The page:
In the 1920s artist Douglas MacPherson shone a light into the darkness. He unlocked King Tutankhamun’s sealed tomb and cut-away the London’s Underground to reveal wonders beneath the city’s streets.
Charles Holden (1875-1960) designed more than 40 Tube stations for London Transport, including his revamp of Piccadilly Circus station. Hired by London Transport’s chief executive, Frank Pick, Holden’s brief was to create places in accordance with the design philosophy “fitness for purpose”. Opened in 1906, Piccadilly Station was by the 1920s too small and inefficiently arranged to work well. The surface-level booking hall was hopelessly inadequate.
After a four-year project the new station was unveiled in 1928.
On 15 December 1928, The Spectator magazine surveyed the striking underground ‘ambulatory’:
The new Underground station at Piccadilly Circus was opened on Monday. Only a small red and white awning on the pavement marked the entrance to one of the most remarkable feats of engineering of the century.
Through this station 50,000,000 people will pass every year, as against only a mere 25,000,000 in the old Piccadilly station. A few steps lead down to a low, circular arcade of pale brown marble with a dull white floor, in the centre of which is a supporting pillar. Round it are tall bronze lamps and bronze framed windows in which are displayed such articles of clothing as attract open-mouthed crowds.
Entering from the Haymarket end one sees on the opposite side two large tunnels, one having three and the other two flights of moving stairs with more bronze lamps down the centre – and only in an empty hall can one appreciate the weird effect of a flight of stairs coiling and uncoiling itself from inside a tunnel.
But what about what the passengers and shoppers could not see?
Also working on the London Underground’s building and branding project was artist Douglas MacPherson (1871 – 1851), a member of St John’s Wood arts Club and the Arts Worker’s Guild. MacPherson studied art at the Westminster School of Art. He was an illustrator for William Luson Thomas’s weekly Graphic – renamed the Daily Graphic in 1898 – from 1890 to 1913, working alongside such artists as Sidney Sime, Alexander Boyd, Frank Brangwyn, Edmund Sullivan, Phil May, Leonard Raven-Hill, George Stampa, James H. Dowd, Bert Thomas and F. H. Townsend.
In 1898 the Daily Graphic despatched him to Cuba to cover the war between America and Spain. When King Carlos I of Portugal and Crown Prince Luiz Phillipe were assassinated in Lisbon on 1st February 1908, MacPherson was despatched by the Daily Graphic to cover the story.
In 1919 he left the Daily Graphic and joined The Sphere and later the Illustrated London News. Adventure loomed:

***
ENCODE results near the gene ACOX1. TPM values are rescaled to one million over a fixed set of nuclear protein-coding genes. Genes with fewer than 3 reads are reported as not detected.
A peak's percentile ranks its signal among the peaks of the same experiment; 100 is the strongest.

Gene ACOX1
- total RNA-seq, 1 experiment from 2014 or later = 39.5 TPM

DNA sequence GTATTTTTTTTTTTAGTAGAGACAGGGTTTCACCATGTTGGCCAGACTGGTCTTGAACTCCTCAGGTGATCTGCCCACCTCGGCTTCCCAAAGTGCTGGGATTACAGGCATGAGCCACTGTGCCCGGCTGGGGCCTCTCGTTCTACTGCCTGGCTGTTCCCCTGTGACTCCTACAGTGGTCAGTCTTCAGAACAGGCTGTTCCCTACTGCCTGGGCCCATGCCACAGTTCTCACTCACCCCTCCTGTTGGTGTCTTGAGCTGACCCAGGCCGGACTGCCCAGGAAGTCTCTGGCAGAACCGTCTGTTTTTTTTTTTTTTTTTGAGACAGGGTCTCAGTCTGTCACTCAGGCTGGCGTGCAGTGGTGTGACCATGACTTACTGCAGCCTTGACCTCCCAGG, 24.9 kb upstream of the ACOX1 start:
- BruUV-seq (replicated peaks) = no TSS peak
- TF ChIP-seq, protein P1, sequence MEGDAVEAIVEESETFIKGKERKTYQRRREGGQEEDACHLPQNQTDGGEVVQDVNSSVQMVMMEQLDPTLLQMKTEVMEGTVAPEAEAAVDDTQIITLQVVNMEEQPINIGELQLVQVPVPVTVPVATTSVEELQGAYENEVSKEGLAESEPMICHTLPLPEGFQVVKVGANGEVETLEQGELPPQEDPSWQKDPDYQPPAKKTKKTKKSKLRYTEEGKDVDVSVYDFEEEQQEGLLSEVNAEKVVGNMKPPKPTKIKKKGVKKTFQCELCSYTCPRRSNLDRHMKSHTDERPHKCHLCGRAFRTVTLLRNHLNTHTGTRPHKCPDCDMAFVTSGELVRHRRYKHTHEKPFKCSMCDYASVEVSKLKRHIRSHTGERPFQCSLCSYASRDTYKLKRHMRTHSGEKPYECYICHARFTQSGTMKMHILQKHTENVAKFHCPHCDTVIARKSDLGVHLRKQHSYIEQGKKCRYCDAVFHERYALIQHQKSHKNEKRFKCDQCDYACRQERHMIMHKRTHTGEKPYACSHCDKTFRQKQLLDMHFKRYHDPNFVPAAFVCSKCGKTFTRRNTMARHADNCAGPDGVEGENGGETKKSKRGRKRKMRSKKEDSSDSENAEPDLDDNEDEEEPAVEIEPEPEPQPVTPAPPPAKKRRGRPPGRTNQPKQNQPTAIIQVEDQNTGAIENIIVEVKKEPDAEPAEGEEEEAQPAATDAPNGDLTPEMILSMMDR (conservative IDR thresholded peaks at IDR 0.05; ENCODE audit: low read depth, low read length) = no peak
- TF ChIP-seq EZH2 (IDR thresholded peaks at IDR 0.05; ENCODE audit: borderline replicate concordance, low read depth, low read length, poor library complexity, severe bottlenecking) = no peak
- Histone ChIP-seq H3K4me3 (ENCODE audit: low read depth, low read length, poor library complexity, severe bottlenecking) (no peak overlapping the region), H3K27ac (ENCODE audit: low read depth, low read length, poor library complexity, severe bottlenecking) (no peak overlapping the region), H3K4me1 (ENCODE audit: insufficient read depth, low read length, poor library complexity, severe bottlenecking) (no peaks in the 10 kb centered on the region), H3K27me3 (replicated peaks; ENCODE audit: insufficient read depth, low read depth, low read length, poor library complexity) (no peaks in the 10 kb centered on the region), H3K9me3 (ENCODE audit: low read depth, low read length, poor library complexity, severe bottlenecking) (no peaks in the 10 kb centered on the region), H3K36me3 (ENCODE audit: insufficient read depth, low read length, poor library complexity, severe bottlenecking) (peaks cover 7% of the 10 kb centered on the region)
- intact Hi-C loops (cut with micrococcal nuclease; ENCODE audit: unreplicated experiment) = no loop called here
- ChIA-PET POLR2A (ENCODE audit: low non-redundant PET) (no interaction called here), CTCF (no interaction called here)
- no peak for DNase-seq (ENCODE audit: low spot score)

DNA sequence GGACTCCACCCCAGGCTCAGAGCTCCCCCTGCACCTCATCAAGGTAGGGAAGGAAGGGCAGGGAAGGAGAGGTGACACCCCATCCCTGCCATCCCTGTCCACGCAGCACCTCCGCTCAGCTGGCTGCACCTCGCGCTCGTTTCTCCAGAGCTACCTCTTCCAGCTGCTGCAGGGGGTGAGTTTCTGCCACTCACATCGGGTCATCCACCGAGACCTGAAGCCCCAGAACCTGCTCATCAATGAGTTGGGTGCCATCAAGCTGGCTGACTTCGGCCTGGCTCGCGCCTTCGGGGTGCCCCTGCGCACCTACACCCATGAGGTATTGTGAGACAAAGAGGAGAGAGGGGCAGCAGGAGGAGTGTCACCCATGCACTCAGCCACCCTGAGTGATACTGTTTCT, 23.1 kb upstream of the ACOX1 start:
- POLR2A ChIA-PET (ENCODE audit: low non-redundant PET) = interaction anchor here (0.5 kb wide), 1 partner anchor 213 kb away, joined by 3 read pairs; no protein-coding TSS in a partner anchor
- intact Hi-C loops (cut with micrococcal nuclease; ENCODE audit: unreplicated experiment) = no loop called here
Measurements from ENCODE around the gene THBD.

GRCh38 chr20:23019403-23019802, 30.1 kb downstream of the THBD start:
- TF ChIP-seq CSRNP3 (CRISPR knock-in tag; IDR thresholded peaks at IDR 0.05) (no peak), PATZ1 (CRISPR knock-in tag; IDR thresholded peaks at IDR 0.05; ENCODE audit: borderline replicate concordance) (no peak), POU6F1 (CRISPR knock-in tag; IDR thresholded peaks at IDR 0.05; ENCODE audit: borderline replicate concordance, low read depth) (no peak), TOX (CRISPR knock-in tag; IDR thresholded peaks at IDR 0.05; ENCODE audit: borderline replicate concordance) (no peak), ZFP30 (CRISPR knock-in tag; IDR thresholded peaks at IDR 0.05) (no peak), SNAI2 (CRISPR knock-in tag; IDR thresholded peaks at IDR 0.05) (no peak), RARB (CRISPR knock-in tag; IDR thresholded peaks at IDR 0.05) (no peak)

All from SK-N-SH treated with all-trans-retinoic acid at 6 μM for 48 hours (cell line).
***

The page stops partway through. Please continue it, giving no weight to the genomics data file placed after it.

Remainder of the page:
When Lord Caernarvon and Howard Carter team in 1922 went to Luxor and excavated the tomb of King Tutankhamen, Douglas MacPherson was the only artist sent to make watercolour drawings at the opening of the Tomb and the Sarcophagus. His paintings stored in the archives of The Sphere were destroyed during the blitz in World War II.
The Sphere wrote of its trailblazing artist:
The Editor of the Sphere is glad to be able to present to his readers a first impression in colour of the shrine of Tutankhamen, discovered by the late Earl of Carnarvon and Mr. Howard Carter in the spring of this year. This wonderful structure of blue and gold is described by Mr. Howard Carter in his book, The Tomb of Tutankhamen just published by Messrs. Cassell. From the volume we quote the following from the scene which the Sphere’s special artist has depicted above:
‘There before us lay the sealed door, and with its opening we were to blot out the centuries and stand in the presence of a king who reigned three thousand years ago. My own feelings as I mounted the platform were a strange mixture, and it was with a trembling hand that I struck the first blow . . . An astonishing sight its light revealed, for there, within a yard of the doorway stretching as far as one could see and blocking the entrance to the chamber, stood to all appearance was a solid wall of gold . . . We were at the entrance of the actual burial chamber of the king, and that which barred our way was the side of an immense gilt shrine built to cover and protect the sarcophagus . . . Its roof, with cornice top and torus moulding, reached almost to the ceiling. From top to bottom it was overlaid with gold and upon its sides there were inlaid panels of brilliant blue faience, in which were represented, repeated over and over, the magic symbols which would ensure its strength and safety. . . We felt that we were in the presence of the dead king, and must do him reverence . . . Carefully, and as silently as possible, we reclosed the great swing doors.’
Following the excitement of the Tutankhamen discoveries, his next big project was the first Everest expedition. In 1924 he was commissioned to paint in black and white aerial views of the route of ascent from photographs. He also produced the poster for the film show of the expedition.
As well as travel posters, Douglas produced diagrams, maps and guides, no more fabulous than this Cutaway diagram of Piccadilly Circus station from 1928.
The words below the cutaway map of Piccadilly Station told readers:
Piccadilly station, the hub of London’s vast Underground railway system is one of the busiest points in the whole network. It holds the record for the only station in the world with as many as eleven escalators. On each of the tubes, whose tracks cross here, the frequency of service in the ‘rush’ hours rises to forty trains an hour on each line of metals. The station is planned on modern, entirely sub-service lines, with batteries of electrically operated ticket machines, automatic booking office equipment, triples escalators and every device to expedite the flow of passengers.
Via Sonasmor, Londonist